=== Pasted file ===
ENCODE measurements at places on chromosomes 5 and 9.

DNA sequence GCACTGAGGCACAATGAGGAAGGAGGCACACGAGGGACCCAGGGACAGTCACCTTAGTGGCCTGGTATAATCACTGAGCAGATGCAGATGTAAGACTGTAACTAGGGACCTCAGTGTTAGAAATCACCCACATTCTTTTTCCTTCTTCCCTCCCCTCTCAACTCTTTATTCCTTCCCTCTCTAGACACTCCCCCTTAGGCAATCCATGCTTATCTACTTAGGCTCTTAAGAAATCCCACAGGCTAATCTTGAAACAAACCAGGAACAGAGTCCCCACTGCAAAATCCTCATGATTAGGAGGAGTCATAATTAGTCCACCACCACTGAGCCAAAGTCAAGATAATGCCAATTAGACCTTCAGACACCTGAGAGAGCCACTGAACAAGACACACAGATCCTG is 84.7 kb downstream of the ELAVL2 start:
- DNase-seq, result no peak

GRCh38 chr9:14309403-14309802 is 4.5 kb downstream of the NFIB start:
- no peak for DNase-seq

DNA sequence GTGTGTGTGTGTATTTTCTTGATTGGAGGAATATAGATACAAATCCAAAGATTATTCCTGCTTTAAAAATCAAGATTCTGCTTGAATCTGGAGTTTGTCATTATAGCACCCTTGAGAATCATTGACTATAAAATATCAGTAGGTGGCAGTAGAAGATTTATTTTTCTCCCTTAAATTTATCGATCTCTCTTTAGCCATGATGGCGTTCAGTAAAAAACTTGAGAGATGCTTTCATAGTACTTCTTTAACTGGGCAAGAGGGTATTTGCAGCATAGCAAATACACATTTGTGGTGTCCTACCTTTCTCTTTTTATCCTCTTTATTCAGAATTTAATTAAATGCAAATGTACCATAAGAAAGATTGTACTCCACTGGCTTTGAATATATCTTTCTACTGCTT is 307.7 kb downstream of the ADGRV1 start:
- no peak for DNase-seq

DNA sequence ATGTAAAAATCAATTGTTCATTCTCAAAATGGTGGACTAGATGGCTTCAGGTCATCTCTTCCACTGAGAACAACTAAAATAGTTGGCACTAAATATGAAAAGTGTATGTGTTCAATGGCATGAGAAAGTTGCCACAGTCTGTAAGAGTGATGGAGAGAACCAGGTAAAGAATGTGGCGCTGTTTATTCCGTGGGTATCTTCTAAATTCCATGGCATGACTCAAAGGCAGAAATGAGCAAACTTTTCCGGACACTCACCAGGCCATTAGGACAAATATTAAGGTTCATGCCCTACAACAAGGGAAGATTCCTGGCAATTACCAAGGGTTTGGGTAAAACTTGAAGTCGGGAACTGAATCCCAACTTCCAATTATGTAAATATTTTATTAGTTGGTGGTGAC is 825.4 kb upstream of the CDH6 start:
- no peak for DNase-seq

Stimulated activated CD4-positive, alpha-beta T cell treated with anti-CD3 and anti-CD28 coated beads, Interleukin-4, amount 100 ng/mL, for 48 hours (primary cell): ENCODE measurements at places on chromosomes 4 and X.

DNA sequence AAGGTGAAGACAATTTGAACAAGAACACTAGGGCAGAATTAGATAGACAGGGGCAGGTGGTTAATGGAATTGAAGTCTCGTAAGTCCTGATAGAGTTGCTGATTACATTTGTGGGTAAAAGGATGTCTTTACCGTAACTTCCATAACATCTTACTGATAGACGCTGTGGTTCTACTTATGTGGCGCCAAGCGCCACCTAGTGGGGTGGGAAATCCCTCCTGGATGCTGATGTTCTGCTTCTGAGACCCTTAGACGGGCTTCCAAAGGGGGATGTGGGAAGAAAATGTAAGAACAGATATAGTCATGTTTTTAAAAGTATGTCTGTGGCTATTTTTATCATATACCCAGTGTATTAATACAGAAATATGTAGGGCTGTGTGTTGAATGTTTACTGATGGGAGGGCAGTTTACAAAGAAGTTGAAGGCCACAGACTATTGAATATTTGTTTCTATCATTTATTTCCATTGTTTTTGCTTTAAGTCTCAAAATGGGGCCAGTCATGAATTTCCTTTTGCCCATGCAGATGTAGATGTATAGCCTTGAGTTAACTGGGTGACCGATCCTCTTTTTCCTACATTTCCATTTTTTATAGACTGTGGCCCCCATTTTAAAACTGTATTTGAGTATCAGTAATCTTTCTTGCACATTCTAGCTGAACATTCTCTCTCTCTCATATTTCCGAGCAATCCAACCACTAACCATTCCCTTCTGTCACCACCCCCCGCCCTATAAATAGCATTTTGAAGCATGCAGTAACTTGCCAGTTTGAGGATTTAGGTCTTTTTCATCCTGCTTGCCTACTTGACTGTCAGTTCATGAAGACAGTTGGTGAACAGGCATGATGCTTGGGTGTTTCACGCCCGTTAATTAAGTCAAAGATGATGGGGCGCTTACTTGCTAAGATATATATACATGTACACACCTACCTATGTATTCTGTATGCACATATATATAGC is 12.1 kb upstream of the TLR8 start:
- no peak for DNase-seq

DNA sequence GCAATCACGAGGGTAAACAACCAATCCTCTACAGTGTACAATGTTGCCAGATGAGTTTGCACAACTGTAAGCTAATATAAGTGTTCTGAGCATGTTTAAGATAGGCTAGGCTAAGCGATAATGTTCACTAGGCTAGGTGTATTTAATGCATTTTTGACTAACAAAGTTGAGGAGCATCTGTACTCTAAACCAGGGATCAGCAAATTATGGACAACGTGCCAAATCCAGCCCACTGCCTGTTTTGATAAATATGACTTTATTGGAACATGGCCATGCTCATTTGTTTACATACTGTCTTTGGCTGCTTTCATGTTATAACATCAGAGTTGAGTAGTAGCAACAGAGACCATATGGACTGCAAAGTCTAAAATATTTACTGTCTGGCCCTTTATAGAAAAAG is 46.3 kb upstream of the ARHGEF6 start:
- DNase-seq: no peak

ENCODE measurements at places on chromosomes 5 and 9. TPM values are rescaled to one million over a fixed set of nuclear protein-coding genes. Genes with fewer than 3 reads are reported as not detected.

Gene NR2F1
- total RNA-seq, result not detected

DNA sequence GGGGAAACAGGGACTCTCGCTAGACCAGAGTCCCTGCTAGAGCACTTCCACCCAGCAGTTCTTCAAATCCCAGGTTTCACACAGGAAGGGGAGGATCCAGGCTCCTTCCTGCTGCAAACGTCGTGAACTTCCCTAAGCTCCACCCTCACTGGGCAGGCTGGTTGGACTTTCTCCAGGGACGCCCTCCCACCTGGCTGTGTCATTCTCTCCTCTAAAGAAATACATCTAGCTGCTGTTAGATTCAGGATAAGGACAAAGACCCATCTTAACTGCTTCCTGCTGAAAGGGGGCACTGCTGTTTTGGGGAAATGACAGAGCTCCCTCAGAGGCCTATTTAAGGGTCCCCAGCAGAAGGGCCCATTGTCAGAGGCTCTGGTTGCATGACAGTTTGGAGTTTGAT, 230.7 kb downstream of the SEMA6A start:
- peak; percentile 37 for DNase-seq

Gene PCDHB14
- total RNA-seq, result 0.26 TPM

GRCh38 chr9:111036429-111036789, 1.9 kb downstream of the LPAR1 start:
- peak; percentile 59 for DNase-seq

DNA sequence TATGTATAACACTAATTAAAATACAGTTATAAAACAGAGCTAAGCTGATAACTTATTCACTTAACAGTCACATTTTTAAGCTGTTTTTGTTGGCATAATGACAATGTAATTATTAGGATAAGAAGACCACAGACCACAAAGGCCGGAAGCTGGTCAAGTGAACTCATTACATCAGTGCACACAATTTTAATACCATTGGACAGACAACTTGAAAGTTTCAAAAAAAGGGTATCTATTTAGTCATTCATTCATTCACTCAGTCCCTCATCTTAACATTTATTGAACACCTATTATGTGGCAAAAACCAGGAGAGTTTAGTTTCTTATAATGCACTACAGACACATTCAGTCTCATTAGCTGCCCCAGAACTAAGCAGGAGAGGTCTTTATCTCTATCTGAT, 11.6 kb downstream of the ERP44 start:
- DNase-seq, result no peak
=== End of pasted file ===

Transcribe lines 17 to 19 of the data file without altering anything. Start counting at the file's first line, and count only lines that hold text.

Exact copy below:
- total RNA-seq, result not detected

DNA sequence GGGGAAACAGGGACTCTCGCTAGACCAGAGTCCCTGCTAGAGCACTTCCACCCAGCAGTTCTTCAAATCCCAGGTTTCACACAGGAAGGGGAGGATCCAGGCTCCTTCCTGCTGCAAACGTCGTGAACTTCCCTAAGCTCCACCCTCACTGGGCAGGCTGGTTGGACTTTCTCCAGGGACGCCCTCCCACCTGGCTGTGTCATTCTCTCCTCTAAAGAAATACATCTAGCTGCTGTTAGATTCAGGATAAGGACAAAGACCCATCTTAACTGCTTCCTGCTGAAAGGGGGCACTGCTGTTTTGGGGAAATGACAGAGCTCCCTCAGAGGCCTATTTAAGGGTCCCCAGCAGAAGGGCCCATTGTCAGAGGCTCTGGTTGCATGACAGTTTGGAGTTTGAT, 230.7 kb downstream of the SEMA6A start:
- peak; percentile 37 for DNase-seq